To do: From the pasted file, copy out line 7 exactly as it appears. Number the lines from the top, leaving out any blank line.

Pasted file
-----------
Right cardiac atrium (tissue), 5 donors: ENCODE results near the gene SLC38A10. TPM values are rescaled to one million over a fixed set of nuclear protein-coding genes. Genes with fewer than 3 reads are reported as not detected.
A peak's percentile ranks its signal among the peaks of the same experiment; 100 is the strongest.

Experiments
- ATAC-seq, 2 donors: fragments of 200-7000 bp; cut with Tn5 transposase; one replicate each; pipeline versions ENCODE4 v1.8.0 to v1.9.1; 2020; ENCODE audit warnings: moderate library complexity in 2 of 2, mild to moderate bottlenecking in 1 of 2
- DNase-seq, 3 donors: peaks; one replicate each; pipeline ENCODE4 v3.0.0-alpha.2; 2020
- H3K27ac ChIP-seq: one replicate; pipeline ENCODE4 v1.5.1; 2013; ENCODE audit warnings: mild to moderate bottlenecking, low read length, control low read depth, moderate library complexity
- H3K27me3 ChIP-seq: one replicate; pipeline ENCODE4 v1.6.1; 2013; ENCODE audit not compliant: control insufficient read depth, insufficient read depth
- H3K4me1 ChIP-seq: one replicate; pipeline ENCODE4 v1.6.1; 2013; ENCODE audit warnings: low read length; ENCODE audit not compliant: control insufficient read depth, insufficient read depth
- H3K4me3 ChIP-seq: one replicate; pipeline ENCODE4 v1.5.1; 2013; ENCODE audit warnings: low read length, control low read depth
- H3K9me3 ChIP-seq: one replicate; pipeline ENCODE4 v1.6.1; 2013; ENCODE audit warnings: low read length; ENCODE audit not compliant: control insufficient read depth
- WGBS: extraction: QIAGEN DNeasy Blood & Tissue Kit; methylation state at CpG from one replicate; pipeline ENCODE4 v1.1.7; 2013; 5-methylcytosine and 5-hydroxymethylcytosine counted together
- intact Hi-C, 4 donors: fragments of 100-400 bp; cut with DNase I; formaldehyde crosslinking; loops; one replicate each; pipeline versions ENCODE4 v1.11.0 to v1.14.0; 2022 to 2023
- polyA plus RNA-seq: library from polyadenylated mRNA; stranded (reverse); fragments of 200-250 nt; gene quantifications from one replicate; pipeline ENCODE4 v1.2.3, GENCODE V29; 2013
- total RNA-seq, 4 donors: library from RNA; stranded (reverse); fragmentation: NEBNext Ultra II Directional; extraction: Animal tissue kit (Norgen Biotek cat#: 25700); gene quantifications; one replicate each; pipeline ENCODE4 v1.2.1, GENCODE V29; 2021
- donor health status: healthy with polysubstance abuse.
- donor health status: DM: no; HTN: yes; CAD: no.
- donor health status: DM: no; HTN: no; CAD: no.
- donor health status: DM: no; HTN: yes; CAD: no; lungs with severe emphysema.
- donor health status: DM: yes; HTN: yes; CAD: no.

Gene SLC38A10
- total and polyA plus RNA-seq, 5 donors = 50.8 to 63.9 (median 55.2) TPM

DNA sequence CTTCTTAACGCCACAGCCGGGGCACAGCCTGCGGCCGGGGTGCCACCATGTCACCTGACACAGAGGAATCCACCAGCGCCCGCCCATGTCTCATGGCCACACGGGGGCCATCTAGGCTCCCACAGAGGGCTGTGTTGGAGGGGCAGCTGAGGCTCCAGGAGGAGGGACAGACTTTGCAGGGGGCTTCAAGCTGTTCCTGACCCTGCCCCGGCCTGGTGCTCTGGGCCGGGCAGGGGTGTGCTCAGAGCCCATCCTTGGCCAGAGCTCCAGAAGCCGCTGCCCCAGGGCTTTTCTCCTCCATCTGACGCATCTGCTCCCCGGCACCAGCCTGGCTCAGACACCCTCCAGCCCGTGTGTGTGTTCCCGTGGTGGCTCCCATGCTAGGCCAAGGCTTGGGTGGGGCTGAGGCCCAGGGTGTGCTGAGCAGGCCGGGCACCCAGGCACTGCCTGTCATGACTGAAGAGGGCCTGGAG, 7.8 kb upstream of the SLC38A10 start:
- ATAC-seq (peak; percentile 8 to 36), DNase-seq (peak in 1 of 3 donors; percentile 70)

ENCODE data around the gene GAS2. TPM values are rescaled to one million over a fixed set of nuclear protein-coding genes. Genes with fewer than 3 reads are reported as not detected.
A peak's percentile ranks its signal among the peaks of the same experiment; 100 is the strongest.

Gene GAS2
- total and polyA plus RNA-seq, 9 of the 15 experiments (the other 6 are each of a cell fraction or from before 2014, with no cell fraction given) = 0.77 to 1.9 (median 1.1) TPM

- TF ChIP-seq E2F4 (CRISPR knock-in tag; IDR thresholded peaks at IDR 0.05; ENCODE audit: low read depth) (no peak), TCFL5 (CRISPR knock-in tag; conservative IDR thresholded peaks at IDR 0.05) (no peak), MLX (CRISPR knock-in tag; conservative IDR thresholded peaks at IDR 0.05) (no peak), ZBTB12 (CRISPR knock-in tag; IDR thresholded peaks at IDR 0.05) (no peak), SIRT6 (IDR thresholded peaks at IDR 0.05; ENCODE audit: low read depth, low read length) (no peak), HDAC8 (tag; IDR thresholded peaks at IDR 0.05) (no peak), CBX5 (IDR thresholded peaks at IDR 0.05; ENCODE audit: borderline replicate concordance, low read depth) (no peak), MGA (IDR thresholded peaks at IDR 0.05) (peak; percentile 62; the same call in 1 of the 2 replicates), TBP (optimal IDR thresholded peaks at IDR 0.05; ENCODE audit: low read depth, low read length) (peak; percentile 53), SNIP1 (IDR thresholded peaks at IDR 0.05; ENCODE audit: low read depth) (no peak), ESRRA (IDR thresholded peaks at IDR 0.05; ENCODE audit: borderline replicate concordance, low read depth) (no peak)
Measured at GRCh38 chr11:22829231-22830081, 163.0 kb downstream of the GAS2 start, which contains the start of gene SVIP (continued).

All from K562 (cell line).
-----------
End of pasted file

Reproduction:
- H3K27me3 ChIP-seq: one replicate; pipeline ENCODE4 v1.6.1; 2013; ENCODE audit not compliant: control insufficient read depth, insufficient read depth